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  1. #21

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    I tried Marshal oils and really didn't like the look of them at all. What I really like is using colored pencils - mainly prisma colors, and use them with the two solutions that Marshal makes (P.M. Solution and Marlene). The solutions allow you to blend the colors easily because it tends to disolve the colors and lets you work with them better. Most of my hand coloring is only spot areas in a print, not the full print.

    Prints should be on matt or semi matt surface (I use Ilford MGFB warmtone). Use a fine brush to apply the P.M. Solution onto the area to be worked on and let it soak in a little - maybe a minute at the most. Then just draw on the image with your pencils and work them in together allowing the solution to do it's thing. You can use many different colors at a time. You have to work quickly and only coat a small part with the solution at a time because it starts to soak into the print after a few minutes. When your coloring is complete, let the image "cure" for a little while. Then use the Marlene solution to remove any of the P. M. Solution that has spread outside the area you have worked on.

    Note that the P. M. solution is an oil based product and the Marlene solution is a solvent. What you are doing is applying the oil based product to the print to allow it to take the colored pencil better then using the solvent to clean up the edges. This is needed because the oil based product spreads out a little after it starts soaking into the paper. All you really need are some Q-tips and a tooth pick with a little cotton from a cotton ball rolled/spun onto it's tip. The Q-tips will do most of your clean up and the tooth pick is for really tiny areas.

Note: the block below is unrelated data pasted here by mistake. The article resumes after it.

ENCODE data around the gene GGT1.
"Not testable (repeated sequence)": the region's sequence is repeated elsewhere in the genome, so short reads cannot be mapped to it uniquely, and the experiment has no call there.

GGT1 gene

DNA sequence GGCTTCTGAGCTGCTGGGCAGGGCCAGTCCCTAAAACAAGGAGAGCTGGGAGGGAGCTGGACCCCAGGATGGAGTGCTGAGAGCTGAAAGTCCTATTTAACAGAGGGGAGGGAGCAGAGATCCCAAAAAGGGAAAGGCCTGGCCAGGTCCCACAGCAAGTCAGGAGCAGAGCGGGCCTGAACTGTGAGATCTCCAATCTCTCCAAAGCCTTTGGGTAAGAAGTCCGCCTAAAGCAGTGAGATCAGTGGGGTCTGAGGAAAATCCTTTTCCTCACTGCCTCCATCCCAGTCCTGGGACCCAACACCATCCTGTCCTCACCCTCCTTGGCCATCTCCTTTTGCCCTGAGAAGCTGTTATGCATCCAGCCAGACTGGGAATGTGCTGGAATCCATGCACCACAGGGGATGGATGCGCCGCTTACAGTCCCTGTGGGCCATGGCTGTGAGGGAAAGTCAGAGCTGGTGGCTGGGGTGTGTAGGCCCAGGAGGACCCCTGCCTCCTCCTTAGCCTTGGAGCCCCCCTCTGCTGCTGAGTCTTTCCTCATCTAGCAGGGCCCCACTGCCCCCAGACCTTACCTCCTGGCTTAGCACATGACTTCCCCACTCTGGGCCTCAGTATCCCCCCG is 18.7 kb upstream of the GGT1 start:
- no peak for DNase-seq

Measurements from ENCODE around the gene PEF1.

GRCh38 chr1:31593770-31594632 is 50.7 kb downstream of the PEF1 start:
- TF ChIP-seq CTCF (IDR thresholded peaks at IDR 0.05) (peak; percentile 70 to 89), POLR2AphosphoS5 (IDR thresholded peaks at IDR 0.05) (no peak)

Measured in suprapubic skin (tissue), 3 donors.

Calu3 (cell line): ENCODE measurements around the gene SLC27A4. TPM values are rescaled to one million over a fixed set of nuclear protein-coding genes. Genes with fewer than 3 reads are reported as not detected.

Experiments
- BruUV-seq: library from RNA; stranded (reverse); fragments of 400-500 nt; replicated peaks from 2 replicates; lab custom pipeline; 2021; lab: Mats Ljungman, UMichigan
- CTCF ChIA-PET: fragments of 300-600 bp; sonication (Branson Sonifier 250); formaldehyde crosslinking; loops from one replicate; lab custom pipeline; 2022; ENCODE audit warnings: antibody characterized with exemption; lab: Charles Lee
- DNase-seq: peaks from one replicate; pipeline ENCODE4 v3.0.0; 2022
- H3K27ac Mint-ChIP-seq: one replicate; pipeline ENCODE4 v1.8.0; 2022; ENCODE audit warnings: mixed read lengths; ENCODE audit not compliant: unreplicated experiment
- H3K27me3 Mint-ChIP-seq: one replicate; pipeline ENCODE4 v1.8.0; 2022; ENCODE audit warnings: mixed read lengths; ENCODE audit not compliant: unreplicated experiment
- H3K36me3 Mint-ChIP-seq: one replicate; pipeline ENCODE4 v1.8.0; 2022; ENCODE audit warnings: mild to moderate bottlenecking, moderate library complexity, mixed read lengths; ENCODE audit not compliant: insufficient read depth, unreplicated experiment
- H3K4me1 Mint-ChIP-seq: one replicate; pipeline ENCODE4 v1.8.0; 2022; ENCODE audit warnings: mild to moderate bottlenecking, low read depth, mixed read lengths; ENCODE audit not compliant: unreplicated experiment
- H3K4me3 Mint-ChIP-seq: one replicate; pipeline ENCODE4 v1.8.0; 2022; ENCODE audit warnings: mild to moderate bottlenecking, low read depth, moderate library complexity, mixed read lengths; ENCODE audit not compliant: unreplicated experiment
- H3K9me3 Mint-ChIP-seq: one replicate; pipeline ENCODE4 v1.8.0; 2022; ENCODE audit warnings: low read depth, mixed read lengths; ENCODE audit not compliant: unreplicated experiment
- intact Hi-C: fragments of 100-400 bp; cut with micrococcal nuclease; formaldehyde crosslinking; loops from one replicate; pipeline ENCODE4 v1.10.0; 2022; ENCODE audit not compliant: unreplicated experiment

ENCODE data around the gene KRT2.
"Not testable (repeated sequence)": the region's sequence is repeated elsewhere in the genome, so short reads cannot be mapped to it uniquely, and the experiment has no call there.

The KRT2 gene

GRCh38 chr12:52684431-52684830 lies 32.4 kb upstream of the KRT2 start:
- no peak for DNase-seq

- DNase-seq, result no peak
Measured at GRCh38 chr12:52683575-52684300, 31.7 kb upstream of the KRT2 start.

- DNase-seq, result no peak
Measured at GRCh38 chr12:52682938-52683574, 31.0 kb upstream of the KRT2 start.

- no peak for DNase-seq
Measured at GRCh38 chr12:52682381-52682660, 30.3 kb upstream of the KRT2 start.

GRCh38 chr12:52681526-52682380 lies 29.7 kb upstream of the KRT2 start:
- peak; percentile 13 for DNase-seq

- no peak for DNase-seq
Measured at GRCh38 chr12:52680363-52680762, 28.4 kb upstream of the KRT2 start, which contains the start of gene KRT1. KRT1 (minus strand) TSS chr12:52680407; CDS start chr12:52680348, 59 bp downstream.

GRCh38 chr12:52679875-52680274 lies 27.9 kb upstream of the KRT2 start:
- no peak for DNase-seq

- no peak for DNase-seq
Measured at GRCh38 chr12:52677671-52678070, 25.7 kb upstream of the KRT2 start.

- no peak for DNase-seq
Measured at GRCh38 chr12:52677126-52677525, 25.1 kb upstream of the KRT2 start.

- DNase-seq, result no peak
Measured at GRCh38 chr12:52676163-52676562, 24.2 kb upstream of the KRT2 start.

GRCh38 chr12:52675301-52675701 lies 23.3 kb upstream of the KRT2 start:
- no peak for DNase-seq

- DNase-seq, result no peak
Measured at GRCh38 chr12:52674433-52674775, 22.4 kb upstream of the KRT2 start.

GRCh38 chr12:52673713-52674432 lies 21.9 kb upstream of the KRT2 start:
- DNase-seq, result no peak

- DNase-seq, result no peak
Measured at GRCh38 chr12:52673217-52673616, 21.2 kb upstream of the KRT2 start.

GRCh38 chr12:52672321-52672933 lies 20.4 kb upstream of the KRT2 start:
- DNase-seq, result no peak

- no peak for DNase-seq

Here is one of my hand colored images. Print was sepia toned a little first.
    Attached Thumbnails Attached Thumbnails Zoe melon colored.jpg  
    Dan's website: www.dandozer.com

  2. #22
    2F/2F's Avatar
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    Hand coloring is very difficult. It takes lots of practice. Don't get frustrated in your attempts. Just keep plugging!
    2F/2F

    "Truth and love are my law and worship. Form and conscience are my manifestation and guide. Nature and peace are my shelter and companions. Order is my attitude. Beauty and perfection are my attack."

    - Rob Tyner (1944 - 1991)

  3. #23
    Focus No. 9's Avatar
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    It's nice to know there are other colorist out there. One of my H.S. graduation pics was subtly handcolored by the photographer; a standard practice in the last century. My real interest in the technique was piqued when I purchased a slightly damaged but affordable Thomas Nutting print. As I understand the history, Mr. Nutting made a living in the Great Depression of the 20th century in photography and handcoloring the prints for sale. I dunno, but I enjoy looking at it hanging on my wall.

  4. #24

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    Quote Originally Posted by tomalophicon View Post
    Well, I took a print that I hated, and made it more bearable.